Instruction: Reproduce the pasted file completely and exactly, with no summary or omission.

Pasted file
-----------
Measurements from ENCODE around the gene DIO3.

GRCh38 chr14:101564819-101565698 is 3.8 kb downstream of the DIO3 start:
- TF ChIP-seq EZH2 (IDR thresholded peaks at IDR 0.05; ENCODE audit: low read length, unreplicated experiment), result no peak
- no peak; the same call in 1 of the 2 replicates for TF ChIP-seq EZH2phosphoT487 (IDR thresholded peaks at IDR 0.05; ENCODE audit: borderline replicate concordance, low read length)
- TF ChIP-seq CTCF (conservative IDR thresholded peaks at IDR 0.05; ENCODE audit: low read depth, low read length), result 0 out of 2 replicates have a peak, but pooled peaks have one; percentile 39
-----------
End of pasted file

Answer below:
Measurements from ENCODE around the gene DIO3.

GRCh38 chr14:101564819-101565698 is 3.8 kb downstream of the DIO3 start:
- TF ChIP-seq EZH2 (IDR thresholded peaks at IDR 0.05; ENCODE audit: low read length, unreplicated experiment), result no peak
- no peak; the same call in 1 of the 2 replicates for TF ChIP-seq EZH2phosphoT487 (IDR thresholded peaks at IDR 0.05; ENCODE audit: borderline replicate concordance, low read length)
- TF ChIP-seq CTCF (conservative IDR thresholded peaks at IDR 0.05; ENCODE audit: low read depth, low read length), result 0 out of 2 replicates have a peak, but pooled peaks have one; percentile 39